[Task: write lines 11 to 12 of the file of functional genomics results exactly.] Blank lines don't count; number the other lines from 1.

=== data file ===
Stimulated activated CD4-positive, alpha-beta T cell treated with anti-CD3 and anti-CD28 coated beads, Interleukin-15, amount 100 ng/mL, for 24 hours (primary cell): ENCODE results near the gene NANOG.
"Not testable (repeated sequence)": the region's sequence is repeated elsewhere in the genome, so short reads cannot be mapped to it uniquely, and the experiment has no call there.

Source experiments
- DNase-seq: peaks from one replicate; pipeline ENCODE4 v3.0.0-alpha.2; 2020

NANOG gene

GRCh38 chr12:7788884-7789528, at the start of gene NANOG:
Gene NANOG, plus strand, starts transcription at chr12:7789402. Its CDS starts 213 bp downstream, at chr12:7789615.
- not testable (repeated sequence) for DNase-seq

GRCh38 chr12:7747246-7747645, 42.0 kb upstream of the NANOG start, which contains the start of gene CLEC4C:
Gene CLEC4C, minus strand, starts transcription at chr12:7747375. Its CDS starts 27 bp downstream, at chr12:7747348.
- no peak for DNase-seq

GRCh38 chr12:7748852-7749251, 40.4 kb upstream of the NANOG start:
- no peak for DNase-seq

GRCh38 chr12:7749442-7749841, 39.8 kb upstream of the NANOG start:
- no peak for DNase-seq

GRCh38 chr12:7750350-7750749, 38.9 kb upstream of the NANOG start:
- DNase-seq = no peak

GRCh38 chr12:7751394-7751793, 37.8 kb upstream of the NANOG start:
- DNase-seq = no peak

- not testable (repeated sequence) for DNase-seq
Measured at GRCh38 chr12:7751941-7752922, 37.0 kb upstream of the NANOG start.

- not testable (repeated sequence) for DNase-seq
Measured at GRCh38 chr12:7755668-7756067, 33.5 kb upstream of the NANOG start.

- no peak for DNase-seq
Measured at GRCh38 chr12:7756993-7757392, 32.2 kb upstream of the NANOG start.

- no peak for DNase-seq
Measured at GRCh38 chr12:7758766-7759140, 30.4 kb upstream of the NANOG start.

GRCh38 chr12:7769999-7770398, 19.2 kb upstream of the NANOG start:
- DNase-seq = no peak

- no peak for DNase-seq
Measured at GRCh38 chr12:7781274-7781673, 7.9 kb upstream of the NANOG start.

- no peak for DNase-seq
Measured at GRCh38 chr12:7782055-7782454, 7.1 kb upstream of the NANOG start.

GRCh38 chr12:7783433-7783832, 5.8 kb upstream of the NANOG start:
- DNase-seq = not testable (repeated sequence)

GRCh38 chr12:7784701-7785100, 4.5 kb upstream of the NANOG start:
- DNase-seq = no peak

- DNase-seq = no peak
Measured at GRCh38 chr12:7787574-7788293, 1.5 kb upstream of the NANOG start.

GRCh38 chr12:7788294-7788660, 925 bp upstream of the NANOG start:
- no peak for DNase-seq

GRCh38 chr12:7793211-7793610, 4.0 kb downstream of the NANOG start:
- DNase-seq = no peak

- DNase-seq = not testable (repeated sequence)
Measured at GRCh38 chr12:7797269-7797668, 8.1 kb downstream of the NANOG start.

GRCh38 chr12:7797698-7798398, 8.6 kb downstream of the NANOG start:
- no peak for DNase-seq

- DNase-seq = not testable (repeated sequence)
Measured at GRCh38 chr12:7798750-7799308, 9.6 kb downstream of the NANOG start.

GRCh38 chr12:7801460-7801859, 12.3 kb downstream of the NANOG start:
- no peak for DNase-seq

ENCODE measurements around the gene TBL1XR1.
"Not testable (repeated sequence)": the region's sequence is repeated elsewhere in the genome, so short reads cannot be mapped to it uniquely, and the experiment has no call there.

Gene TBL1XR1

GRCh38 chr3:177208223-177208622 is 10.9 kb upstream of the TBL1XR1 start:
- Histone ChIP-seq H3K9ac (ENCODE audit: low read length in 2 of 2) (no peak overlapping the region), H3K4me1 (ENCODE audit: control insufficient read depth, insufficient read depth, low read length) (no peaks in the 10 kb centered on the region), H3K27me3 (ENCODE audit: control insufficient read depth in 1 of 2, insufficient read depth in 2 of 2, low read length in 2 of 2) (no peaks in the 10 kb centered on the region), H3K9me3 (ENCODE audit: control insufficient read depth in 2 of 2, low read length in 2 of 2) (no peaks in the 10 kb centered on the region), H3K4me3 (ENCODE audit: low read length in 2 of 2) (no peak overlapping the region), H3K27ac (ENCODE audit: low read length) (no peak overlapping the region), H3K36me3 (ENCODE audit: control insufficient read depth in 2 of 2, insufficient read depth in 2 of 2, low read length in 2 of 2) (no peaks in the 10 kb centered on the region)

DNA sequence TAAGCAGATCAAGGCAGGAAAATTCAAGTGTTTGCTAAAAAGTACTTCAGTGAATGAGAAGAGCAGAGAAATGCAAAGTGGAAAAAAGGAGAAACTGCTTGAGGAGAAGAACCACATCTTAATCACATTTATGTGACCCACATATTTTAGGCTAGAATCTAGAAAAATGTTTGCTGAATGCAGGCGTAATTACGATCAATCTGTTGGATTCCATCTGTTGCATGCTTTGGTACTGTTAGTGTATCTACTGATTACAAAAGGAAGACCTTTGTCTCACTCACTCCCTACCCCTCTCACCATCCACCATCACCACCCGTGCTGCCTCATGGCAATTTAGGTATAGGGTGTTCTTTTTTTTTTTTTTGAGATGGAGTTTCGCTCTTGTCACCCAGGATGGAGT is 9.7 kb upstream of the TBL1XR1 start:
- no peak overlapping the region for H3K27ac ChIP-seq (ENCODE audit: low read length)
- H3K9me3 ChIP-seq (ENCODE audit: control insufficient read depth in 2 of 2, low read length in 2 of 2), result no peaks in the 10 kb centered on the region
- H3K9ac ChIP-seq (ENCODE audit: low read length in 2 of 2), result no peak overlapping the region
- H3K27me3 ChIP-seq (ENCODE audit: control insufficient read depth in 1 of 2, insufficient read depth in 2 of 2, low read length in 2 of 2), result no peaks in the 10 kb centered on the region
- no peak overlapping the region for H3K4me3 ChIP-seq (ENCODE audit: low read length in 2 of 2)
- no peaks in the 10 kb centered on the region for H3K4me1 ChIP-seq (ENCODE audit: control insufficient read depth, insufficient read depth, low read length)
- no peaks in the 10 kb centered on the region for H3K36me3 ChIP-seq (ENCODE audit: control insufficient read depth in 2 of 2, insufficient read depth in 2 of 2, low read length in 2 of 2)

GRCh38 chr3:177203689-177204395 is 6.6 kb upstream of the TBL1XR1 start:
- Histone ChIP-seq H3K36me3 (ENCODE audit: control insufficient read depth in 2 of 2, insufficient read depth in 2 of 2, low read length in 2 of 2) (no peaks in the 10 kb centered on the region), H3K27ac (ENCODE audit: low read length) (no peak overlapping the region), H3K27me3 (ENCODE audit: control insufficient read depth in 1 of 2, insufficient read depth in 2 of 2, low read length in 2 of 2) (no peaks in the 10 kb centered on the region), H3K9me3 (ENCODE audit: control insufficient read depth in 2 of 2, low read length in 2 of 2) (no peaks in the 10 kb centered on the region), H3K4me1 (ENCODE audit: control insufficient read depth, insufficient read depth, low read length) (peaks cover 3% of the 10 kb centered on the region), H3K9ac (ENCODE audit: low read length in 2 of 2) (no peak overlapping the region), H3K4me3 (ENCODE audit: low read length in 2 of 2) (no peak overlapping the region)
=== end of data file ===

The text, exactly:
- no peak for DNase-seq

GRCh38 chr12:7748852-7749251, 40.4 kb upstream of the NANOG start: